Local brewers to see federal tax cut in 2018

Photo: WLOS staff

Federal tax cuts left local craft brewers with more money in their pockets starting January 2018.

The tax on their first 60,000 barrels produced per year dropped by 50 percent.

"We put out anywhere between 12,000 and 13,000 barrels a year,” Green Man Brewery spokesperson Elizabeth Nestler said. “Next year we're looking to put out a little bit more."

In 2017, taxed at $7 per barrel—which equals two kegs—which meant the owner of Green Man Brewery could save around $44,000 per year.

"We'll be able to invest in more machinery and things like that," Nestler said.

Nestler said that money should flow back into the brewery for the two-year lifespan of the cuts.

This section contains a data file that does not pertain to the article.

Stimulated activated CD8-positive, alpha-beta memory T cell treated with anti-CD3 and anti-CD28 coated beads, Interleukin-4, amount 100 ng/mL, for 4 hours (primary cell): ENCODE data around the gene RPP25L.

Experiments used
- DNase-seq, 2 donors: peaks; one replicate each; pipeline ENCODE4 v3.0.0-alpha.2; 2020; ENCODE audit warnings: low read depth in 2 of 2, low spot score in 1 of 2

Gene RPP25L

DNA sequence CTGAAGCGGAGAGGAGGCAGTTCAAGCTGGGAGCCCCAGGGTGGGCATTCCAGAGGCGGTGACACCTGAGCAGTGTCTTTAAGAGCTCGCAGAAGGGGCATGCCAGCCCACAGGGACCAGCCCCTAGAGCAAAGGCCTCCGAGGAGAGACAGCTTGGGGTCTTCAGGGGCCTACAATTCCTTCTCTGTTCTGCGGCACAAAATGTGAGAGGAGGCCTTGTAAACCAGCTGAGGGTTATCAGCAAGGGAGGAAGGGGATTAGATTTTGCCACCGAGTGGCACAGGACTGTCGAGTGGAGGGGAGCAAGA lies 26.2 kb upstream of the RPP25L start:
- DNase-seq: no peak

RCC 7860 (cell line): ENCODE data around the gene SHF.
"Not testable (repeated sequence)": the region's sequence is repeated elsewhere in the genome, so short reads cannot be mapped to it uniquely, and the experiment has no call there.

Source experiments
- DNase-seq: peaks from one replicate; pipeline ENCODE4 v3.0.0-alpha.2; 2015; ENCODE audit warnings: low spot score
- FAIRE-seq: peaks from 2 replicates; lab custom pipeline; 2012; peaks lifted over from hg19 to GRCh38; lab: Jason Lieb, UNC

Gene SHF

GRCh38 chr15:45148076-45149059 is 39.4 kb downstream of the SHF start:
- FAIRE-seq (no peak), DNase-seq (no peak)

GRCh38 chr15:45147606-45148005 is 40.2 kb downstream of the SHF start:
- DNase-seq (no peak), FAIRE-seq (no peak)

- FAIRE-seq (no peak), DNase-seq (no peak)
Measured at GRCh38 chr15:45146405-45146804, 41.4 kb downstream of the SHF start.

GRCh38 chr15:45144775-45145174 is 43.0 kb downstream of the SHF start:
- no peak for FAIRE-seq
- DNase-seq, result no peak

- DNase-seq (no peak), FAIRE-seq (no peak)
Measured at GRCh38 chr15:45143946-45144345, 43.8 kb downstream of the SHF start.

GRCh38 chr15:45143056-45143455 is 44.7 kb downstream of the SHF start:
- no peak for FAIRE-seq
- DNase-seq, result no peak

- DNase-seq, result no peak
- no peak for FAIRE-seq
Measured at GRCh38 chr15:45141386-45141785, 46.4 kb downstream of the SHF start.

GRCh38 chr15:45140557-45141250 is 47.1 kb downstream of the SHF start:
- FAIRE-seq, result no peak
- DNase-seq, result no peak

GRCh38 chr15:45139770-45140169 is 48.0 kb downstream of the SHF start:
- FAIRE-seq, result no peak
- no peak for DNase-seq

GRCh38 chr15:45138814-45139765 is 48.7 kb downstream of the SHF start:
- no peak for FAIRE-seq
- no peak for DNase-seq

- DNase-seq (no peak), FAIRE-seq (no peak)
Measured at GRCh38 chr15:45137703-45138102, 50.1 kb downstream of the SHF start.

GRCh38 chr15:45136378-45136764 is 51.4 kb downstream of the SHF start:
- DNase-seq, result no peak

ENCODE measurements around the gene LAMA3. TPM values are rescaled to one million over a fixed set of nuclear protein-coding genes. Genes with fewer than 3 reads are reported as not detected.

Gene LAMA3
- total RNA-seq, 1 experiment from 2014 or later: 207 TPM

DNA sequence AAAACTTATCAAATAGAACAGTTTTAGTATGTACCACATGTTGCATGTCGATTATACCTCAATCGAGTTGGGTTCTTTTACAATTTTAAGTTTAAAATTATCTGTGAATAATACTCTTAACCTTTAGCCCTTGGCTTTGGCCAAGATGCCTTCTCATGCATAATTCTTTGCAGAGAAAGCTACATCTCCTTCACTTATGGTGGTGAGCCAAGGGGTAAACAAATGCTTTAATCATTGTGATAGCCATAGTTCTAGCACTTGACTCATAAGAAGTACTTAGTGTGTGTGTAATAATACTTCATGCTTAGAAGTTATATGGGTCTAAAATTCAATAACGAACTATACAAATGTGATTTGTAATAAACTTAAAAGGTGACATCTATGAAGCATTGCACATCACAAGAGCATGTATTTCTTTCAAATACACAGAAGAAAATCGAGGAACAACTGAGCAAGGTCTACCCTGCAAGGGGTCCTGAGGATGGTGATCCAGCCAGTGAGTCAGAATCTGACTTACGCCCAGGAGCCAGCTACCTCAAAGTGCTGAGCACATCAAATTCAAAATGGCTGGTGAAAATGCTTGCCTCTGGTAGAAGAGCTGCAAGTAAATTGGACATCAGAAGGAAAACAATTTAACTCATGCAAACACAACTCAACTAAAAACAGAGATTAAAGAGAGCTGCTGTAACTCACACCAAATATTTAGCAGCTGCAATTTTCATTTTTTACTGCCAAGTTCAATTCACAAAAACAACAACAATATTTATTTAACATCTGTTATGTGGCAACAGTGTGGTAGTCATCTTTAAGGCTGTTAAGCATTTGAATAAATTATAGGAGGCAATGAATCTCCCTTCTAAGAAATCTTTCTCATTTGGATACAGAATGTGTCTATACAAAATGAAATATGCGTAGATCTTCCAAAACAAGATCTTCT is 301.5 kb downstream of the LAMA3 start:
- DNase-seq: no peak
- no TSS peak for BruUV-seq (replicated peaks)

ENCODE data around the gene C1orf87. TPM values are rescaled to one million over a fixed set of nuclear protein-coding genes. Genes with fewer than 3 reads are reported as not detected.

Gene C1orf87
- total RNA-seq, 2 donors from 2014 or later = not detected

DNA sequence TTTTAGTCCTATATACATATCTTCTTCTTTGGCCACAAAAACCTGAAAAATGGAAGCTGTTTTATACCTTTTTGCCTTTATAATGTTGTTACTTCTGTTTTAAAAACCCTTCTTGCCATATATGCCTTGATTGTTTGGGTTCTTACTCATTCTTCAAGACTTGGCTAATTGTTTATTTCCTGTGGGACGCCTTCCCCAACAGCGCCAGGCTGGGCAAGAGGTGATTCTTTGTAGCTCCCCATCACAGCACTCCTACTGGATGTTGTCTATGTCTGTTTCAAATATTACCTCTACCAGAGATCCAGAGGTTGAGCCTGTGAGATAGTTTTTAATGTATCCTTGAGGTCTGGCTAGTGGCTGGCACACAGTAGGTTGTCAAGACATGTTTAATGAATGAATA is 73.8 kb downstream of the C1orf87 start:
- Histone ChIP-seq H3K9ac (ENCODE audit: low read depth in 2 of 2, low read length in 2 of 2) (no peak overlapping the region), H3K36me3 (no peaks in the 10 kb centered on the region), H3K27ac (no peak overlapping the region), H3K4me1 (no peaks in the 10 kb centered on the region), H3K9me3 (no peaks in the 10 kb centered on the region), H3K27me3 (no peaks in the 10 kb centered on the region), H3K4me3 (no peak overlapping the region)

"We're able to add to our staff, able to compensate our staff more, we're able to be more active in the community, give back more; as well as potentially broadening our horizons in different states," Nestler said.

Brewery visitors from North Carolina and different states, like Trevor Wilson from Tennessee, may not see those cuts first-hand.

"Our beer costs are very high, just like any other craft brewery, and it's really important for us to be able to get our compensation for each beer,” Nestler said, “so we can continue to create these beers with these very expensive, but wonderful ingredients."

But on a tour of Green Man, Wilson saw the glass half full—even if his glass might still cost the same after the tax cuts take effect in 2018.

"I think that's going to be great for small, regional breweries,” Wilson said. “I mean it's going to give smaller, kind of like startup companies an opportunity to get in on the boom of craft beer."

Also, Wilson said, it would help those brewers already in on the boom.

"They can actually use that money to reinvest in equipment,” Wilson said. "I'm all behind it."

Larger brewers should see smaller cuts, but that would be on a percentage basis.

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